Arviat matches community’s needs with mining jobs
"I don’t think I would have taken it if it was offered elsewhere"
ARVIAT — In 2012, the hamlet of Arviat did an informal survey to try and understand what paths its young people were on after they left high school.
The survey found that of the 122 students who had graduated from the local John Arnalujuak high school over the last five years, half had found work or moved on to higher studies.
But the other half were doing neither. And those 122 graduates only accounted for 40 per cent of the community’s young adults in that age group — meaning more than half of Arviat’s teens dropped out of school before graduation.
“That was a bit of an eye-opener,” said Keith Collier, Arviat’s economic development officer. “We put so much emphasis on finishing school, so it was a bit of a shock to see half of those who’d graduated weren’t even working.”
Collier acknowledges that there are few jobs in the community, but says it’s also a question of training and access.
That’s why the hamlet launched a training initiative in 2011, offering a 10-week diamond-driller training program in the community through the Ontario-based Northern College.
Since 2011, the program has produced 43 graduates who are qualified to work as surface diamond-driller helpers.
And about 60 per cent of them are currently employed, Collier said.
The course is considered the flagship program for Arviat’s training initiative, which hopes to prepare local residents for work, particularly in the growing northern mining industry.
“Arviat’s been very fortunate that we’ve had strong relations with Agnico Eagle,” Collier said, referring to the company that owns and operates the Meadowbank gold mine near Baker Lake as well as the Meliadine project near Rankin Inlet.
“They’ve invested heavily in community training partnerships and it’s done some great things for us,” he said.
Arviat resident Ashton Kablutsiak, 23, took the drillers’ course in September 2012, after graduating from a program at the University of Manitoba.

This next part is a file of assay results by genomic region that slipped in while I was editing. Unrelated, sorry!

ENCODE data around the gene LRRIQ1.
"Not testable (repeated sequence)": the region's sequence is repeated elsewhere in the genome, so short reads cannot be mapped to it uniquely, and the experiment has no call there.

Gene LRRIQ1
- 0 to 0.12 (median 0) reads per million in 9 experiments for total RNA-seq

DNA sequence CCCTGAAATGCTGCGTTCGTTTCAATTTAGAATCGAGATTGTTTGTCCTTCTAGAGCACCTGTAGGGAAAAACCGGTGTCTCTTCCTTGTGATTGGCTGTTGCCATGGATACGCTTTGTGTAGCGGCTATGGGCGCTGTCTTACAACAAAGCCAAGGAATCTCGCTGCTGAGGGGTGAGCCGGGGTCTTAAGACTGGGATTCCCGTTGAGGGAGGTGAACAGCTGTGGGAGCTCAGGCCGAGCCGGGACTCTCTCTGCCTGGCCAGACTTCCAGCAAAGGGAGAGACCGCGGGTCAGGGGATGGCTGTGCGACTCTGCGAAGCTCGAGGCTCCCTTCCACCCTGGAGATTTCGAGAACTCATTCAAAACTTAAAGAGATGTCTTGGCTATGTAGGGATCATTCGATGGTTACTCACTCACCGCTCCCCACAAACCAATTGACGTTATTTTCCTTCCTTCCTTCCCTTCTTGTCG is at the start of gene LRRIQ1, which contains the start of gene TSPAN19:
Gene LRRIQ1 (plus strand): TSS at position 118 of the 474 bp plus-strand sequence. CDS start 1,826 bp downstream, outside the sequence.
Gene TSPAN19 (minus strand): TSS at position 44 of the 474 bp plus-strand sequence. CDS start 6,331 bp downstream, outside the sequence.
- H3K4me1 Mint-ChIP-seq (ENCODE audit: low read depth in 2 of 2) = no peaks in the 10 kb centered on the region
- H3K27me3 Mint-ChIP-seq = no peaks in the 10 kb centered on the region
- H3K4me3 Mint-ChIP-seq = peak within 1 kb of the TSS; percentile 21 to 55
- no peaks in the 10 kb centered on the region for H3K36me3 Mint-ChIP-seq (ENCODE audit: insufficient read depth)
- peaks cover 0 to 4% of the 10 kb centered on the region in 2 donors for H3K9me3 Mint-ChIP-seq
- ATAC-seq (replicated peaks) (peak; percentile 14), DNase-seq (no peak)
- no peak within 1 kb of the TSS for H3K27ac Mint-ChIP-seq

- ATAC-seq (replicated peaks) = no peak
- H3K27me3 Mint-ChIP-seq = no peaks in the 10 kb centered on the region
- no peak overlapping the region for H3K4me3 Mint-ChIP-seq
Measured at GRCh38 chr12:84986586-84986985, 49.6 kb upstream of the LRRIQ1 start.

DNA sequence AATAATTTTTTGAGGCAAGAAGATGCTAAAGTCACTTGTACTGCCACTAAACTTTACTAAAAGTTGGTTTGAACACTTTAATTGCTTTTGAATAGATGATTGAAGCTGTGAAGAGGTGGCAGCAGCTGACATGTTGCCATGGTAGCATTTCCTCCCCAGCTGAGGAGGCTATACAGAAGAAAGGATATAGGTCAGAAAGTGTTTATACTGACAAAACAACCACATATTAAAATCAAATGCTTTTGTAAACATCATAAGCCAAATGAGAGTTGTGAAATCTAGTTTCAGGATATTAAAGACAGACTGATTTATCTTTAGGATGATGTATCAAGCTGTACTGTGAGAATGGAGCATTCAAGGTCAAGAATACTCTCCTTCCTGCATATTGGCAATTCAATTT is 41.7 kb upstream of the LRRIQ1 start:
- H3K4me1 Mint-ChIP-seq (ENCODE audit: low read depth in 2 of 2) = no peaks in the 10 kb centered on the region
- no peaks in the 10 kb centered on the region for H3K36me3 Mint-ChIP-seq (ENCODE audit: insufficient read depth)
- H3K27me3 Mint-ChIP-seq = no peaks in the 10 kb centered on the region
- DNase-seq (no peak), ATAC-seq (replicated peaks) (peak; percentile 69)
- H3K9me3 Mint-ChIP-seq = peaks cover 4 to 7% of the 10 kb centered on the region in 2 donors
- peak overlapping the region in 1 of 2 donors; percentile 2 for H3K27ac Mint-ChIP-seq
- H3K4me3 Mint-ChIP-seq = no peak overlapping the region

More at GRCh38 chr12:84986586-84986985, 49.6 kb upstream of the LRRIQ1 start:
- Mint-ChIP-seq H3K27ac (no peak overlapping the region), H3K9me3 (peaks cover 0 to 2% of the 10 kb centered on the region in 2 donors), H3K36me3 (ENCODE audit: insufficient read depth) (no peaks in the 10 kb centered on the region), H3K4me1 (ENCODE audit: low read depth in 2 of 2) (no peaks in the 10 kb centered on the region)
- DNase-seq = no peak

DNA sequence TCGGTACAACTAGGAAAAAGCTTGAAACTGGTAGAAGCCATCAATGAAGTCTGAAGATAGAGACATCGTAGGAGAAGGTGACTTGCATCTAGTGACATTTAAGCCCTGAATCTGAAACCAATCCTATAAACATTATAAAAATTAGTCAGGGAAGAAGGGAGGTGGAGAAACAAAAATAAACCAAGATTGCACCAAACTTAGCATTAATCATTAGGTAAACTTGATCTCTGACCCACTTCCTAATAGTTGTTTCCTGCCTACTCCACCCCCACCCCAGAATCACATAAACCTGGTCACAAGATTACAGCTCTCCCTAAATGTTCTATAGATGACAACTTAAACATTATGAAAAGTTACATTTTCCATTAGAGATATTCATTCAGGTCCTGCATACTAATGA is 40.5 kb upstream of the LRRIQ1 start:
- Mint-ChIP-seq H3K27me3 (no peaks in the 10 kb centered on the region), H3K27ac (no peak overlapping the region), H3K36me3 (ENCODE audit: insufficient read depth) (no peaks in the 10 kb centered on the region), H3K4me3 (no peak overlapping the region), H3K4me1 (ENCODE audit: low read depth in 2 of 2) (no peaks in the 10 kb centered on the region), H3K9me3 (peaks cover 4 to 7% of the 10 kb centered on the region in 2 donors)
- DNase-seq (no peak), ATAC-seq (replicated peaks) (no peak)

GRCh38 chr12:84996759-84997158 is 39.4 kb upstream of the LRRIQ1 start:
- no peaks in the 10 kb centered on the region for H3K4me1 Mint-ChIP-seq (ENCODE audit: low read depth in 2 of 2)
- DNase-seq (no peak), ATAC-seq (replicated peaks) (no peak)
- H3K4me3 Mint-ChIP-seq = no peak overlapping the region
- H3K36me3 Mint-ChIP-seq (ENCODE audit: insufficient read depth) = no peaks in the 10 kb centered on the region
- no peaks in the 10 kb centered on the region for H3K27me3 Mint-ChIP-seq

“I heard my two cousins talk about the course, and it seemed to fit — I enjoy physical work and I like to travel,” he said. “And I don’t think I would have taken it if it was offered elsewhere.”
A few months after he graduated, Kablutsiak’s phone started to ring with job offers from drilling companies.
He went south to work for drilling company Boart Longyear this past summer, and soon plans to return to Yellowknife to work in a diamond mine.
Kablutsiak said the program has given a boost to the community and he’d like to see more local training opportunities like it.
“I have lots of friends who have taken it, and they now have good jobs,” he said.
But the program has slowed this year due to a downturn in the mining industry. Collier said the driller’s course won’t have another intake until May 2014.
In the meantime, the hamlet continues to offer driver training on a regular basis; particularly for class 3 licenses to staff its water and sewage trucks — Agnico Eagle also hires drivers for its two Nunavut mine projects, although the company does its own training.
Collier said the hamlet continues to look at the community’s needs as well as demands in the mining industry.
The Hamlet of Arviat is now working to develop a local welder’s trade readiness program in the new year, Collier said, which will also be taught through Northern College.
“It’s motivation for those who want to work, but don’t quite know where to start,” he said.
Agnico Eagle has already agreed to hire three of the course’s graduates, he added.